at least one engagement mechanism, said engagement mechanism selectively engages at least one of a first speed position, a second speed position, a neutral position and a mode;
a reduction gear assembly mounted adjacent said differential, wherein said engagement mechanism selectively engages said differential when in at least one of said first speed position and said second speed position; and
a power transfer final drive unit interconnected to an output shaft of said power transfer unit, wherein said power transfer final drive unit includes a mode selection assembly, a differential and a reduction gear assembly, wherein the differential and the reduction gear assembly provides at least one of a first speed position and a second speed position.

13. The vehicle drive train assembly according to claim 12, wherein said mode is at least one of a two-wheel drive, an all-wheel drive and a four-wheel drive mode.

14. The vehicle drive train assembly according to claim 12, said power transfer final drive unit further comprising: a shift fork engaged to at least one of a hollow input shaft and an engagement mechanism, said hollow shaft is selectively engaged with said mode selection assembly and at least one of the differential and the reduction gear assembly.

15. The vehicle drive train assembly according to claim 12, said power transfer unit further comprising: a shift fork interconnected with a shifting mechanism in at least one of said differential reduction gear assembly and said mode selection assembly, said on assembly, said shift fork controlling engagement of at least one mode and at least one speed.

16. The vehicle drive train assembly according to claim 15, wherein said shifting mechanism comprises a sleeve spline.

17. The vehicle drive train assembly according to claim 12, wherein said first speed is a 1:1 ratio and said second speed is lower.

18. The vehicle drive train assembly according to claim 12, wherein said reduction gear assembly comprises: a sun gear mounted around said shaft; and a plurality of planetary gears mounted between said sun gear and said differential, said shifting mechanism engaging said sun gear when in said second speed position.

19. A method of controlling speed of a vehicle drive train comprising:

transmitting torque from a power source;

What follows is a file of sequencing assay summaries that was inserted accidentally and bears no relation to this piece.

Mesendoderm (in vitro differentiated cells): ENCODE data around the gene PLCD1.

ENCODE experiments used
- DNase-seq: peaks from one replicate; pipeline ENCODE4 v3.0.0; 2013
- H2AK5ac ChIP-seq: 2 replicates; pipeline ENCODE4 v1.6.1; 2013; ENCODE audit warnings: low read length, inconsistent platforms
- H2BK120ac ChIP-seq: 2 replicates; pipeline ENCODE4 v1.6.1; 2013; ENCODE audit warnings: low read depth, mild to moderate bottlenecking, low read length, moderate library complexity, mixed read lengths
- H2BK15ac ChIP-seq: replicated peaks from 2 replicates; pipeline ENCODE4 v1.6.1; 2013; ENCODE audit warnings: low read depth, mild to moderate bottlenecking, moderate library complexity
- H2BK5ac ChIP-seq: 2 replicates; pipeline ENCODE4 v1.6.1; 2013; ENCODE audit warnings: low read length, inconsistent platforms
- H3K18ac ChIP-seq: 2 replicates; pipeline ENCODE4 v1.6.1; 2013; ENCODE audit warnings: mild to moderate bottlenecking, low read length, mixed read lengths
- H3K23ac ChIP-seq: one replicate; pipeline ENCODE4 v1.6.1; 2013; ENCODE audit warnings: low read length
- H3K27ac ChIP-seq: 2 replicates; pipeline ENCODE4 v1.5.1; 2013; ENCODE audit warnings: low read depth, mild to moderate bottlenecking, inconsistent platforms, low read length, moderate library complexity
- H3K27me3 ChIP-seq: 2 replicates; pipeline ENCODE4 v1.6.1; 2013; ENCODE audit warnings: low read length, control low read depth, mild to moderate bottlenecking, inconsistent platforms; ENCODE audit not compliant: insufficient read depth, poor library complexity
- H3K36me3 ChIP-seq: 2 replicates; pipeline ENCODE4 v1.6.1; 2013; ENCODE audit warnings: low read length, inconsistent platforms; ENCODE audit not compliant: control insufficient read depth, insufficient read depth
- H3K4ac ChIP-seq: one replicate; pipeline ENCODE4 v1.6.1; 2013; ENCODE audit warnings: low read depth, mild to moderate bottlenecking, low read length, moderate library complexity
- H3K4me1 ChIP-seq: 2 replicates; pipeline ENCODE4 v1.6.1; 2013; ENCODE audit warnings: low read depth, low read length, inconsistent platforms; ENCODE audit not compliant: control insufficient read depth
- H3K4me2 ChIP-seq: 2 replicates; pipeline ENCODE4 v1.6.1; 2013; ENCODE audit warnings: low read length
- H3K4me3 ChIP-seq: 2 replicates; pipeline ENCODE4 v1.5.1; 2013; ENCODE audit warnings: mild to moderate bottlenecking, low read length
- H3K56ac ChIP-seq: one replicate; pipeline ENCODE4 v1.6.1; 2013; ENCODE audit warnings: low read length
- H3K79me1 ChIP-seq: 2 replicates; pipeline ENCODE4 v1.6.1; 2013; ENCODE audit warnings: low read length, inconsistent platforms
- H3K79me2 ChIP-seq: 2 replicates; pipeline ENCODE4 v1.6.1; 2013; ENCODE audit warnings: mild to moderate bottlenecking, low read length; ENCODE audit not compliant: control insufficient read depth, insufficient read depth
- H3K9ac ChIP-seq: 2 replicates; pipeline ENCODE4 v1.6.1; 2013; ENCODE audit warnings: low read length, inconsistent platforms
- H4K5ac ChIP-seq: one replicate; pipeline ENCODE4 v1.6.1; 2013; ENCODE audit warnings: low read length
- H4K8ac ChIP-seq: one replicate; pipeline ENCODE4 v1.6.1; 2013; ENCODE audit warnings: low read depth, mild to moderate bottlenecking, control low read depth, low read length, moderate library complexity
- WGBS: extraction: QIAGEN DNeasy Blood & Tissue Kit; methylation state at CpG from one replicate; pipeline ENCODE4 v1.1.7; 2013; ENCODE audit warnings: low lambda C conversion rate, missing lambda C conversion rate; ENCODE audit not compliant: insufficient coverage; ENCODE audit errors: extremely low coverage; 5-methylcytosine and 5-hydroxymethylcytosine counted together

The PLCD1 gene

inputting torque to an input shaft;
engaging a mode selection assembly;
engaging a range selection assembly;
transmitting torque to an output;
moving a speed selection assembly to at least one of a first speed position, a second speed position and a neutral position, wherein said speed selection assembly directly engages said differential to achieve at least one of a first ratio and second ratio; and
transmitting torque from the output to a power transfer final drive unit.

20. The method as described in claim 19, further comprising:

engaging a mode selection assembly in the power transfer final drive unit;
transferring torque from said mode selection assembly to a range selection assembly; and
transferring torque from said range selection assembly to at least one rear output shaft.

21. The method as describe in claim 19, further comprising:

transferring torque from at least one wheel and interconnected output shaft to a range selection assembly in the power transfer final drive unit;
transferring torque from the range selection assembly in the power transfer final drive unit to a mode selection assembly in the power transfer final drive unit;
engaging an input gear in the power transfer final drive unit;
transferring torque from said input gear to a propeller shaft; and
synchronizing said power transfer unit.

Patent History

Publication number: 20120238395
Type: Application
Filed: Dec 2, 2010
Publication Date: Sep 20, 2012
Patent Grant number: 9028357
Inventors: Brent Michael Peura (Farmington, MI), Robert Genway-Haden (Rochester, MI), Theodor Gassmann (Lohmar), Mark Schmidt (Lohmar), Michael Schwekutsch (Lohmar)
Application Number: 13/513,459

Classifications

Current U.S. Class: Including Means To Selectively Apply Rotational Power To Only One Output (475/223)
International Classification: F16H 48/30 (20120101);